Missing: Five Hours of My Life
I woke up in my car in a neighborhood I have never been to before in my entire life. I thought I was dreaming. Then I felt the handcuffs.
The last memory I had before being plucked from my car at 2 AM was being at the final social for All Things Open at Boxcar in Raleigh. I was hanging out with a group of amazing people who I got to know at the convention. Many of them complimented my black fedora and the green “geek” shirt I was wearing. We were talking shop, politics, and looking to the future, as all tech geeks tend to do. I recall having two beers on the house thanks to the courtesy drink tickets from the convention. I recall purchasing a third beer. I do not recall finishing it.
Because around 8:30 PM, everything went black.
I was taking it easy by only drinking beer and eating plenty of snacks because I knew I had to take my father in for an unexpected eye surgery the next day. My sister was up in New York taking care of my mother, who was also receiving surgery on the same day as well, so I was the only one around who could be responsible for my father’s care. If I didn’t show up, they would not do the procedure.
I was found by the police at 2 AM. I was booked at the detention center for DWI at 3 AM. I made it to my father’s apartment at 5 AM. At 6:30 AM, I rolled off my father’s futon and dragged myself into the bathroom. I discovered my bra was unhooked and was inverted. Some of my fingernails were missing. I had scrapes I did not remember getting My brain flagged that as weird, but it wasn’t until my father was getting checked into the hospital that the possibility of drug-assisted sexual assault clicked together and the pent-up fear and trauma exploded. The nurses in the operating wing wound up with two patients instead of one.
I checked into the Solace Center at Interact in Raleigh around 4 PM after getting my father home. I hadn’t eaten, bathed, or even washed my hands all day. I know the drill. I know the drill well enough that I knew the half-life of most of those drugs is mere hours, and I was already kicking myself for not collecting a urine sample earlier in the day or telling the cops about my underwear or making a police report as soon as I realized what might have happened. Because apparently I should not only have the capacity not just to put all the pieces together about a traumatic experience while under the mind-numbing influence of a date rape drug during a family emergency, but I should also have had the wherewithal to collect and preserve precious evidence as well.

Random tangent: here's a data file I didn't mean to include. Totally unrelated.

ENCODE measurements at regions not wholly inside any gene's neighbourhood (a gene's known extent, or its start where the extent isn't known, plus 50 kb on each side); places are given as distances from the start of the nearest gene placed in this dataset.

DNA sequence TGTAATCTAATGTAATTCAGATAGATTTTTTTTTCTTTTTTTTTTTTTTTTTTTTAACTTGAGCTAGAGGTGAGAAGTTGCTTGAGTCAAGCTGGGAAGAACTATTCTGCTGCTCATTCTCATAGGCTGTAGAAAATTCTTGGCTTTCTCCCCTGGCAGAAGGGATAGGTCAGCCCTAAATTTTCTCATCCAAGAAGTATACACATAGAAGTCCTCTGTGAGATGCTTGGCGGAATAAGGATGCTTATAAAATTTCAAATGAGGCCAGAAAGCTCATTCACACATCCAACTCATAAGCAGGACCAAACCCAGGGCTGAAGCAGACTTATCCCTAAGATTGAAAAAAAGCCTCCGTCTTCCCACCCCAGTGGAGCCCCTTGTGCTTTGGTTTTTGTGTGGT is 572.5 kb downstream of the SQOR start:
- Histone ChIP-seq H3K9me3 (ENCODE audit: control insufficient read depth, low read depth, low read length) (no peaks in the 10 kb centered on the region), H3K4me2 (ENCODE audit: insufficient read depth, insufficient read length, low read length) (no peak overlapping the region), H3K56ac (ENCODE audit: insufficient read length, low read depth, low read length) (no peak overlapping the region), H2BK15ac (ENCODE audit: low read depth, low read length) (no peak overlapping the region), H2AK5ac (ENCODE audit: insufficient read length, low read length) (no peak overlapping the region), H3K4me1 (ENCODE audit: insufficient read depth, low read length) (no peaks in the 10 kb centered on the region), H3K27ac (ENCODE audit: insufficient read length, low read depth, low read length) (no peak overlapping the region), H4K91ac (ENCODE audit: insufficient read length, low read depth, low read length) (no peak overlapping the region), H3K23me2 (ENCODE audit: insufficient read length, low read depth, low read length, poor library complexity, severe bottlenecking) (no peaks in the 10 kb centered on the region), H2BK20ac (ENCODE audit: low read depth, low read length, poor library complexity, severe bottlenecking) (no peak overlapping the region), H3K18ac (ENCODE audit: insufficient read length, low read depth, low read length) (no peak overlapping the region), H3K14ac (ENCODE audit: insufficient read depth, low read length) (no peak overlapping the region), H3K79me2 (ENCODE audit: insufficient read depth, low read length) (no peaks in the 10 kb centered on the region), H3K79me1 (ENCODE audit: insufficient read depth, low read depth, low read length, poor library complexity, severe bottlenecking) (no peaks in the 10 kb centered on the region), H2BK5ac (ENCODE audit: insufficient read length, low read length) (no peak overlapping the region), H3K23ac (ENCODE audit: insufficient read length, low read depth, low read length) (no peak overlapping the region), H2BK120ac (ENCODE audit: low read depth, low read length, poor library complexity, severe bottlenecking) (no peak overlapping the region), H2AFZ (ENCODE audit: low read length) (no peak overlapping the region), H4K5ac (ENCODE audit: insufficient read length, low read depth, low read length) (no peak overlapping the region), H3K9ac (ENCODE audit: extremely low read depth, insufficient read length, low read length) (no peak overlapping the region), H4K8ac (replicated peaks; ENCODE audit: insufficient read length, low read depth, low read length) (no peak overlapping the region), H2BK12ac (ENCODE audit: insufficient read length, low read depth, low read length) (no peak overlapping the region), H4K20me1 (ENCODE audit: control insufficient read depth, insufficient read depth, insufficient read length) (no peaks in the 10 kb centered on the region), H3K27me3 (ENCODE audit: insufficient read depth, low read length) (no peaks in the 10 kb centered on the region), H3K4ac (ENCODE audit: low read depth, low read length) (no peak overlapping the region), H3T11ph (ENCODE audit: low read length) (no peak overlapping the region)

Anyone who finds that last thought to be particularly insane is either 1) not female or 2) has never interacted with the criminal justice system. We as a society ask women to perform these feats all the time. I was supposed to preserve evidence, know my rights, and speak up about the five-hour hole in my head while caring for my family and facing the possibility that I was targeted because of being a woman in a majority-male field.
But all the person who drugged me had to do was flick their wrist.
THIS is why these crimes are under-reported. The bar for victims is VERY high. I may have taken all the right steps, but even with those steps, the likelihood evidence is uncovered to catch the person who did this to me is very small. And our system is not designed to give victims the benefit of the doubt. I’m acutely aware that my chances of convincing the justice system I’m a victim, not a criminal, are slim-to-none.
Let me be 100% clear about one thing: I am not sharing my story to disparage All Things Open or the bar where this happened. All Things Open is a convention that was built from day one to be inclusive, and I believe the many incredible talks I saw given by women is a testament to that effort. Everyone I met embodied the Open Source spirit. They were kind, curious, and generous with their time. They shared their experience and knowledge without hesitation. Such a community is precious thing is this competitive field.
Which is why it angers me TO NO END that a predator came into this community with the intention of hurting people I care about. The possibility that others in our community may have also been have been hurt through similar tactics INFURIATES me, and I’m determined to do as much as I can to make our community safer.
To the person who did this: You will not chase me away from this amazing community. You will not chase me away from this career path. You will NOT chase me away from tech. I will attend All Things Open again. I will attend the evening socials. I will drink beer and have a damn good time doing it no matter what outfit I’m wearing. Women deserve to participate in this community without fear and I REFUSE to cede any territory to you because we BELONG in Open Source. YOU ARE THE ONE WHO DOES NOT BELONG.
To the All Things Open Community: We are uniquely equipped to fight back against these crimes. Our values of open data and crowdsourcing to achieve our goals are powerful tools. Which is why I have decided to open source my case and determine whether our potential can be tapped to help victims reconstruct what happened to them and help others come forward with their stories.
If you have any pictures from the social at Boxcar, or recall seeing me wearing a black fedora and a green shirt that said “geek” on the front in white lettering at the bar on Tuesday October 24, I want to hear from you. If you have experience retrieving location data from smartphones, I want to hear from you. If you had a blackout experience similar to mine during the convention, I want to hear from you. If you are a Raleigh citizen who recently had a similar experience at Boxcar, I want to hear from you.
Please join me in shining light into the dark crevices where these vile people lurk. Help me recap my night.